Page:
The U.S. Department of Justice sided with the Asian-American plaintiffs in the Harvard case. Harvard prevailed at trial based on fuzzy explanations about a wholistic admissions process. That harkens back to the wholistic approach pionered by Harvard a century ago to limit the number of Jews. I’d be surprised if the Harvard case didn’t eventually end up at the Supreme Court.
The Justice Department now is focusing on Yale University, issuing a finding that Yale Illegally Discriminates Against Asians and Whites in Undergraduate Admissions in Violation of Federal Civil-Rights Laws:
The Department of Justice today notified Yale University of its findings that Yale illegally discriminates against Asian American and white applicants in its undergraduate admissions process in violation of Title VI of the 1964 Civil Rights Act. The findings are the result of a two-year investigation in response to a complaint by Asian American groups concerning Yale’s conduct.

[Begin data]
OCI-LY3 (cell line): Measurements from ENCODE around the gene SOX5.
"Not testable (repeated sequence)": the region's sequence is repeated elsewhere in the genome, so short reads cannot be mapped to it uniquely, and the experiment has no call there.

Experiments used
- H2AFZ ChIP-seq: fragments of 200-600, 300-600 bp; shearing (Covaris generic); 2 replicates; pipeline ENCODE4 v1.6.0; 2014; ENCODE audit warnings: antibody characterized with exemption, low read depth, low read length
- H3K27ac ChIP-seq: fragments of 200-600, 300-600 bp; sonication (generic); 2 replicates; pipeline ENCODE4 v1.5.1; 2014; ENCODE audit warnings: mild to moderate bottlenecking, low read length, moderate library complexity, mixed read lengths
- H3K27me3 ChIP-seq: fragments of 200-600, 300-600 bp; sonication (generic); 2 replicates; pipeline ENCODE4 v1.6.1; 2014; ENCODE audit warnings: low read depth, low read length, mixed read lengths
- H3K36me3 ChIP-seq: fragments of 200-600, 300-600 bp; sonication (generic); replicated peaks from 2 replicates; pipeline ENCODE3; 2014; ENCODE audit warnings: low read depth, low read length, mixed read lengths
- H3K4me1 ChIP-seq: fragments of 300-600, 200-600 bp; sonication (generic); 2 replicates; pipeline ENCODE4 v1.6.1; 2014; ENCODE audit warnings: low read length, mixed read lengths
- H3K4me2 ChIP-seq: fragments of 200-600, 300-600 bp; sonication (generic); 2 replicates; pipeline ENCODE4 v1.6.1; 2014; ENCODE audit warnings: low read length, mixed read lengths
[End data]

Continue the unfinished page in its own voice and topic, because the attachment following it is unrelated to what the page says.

“There is no such thing as a nice form of race discrimination,” said Assistant Attorney General Eric Dreiband for the Civil Rights Division. “Unlawfully dividing Americans into racial and ethnic blocs fosters stereotypes, bitterness, and division. It is past time for American institutions to recognize that all people should be treated with decency and respect and without unlawful regard to the color of their skin.
It’ll be fascinating to see what comes of the case against Yale.
Surely, they believe they’re far too woke to be at fault.DONATE
Donations tax deductible
to the full extent allowed by law.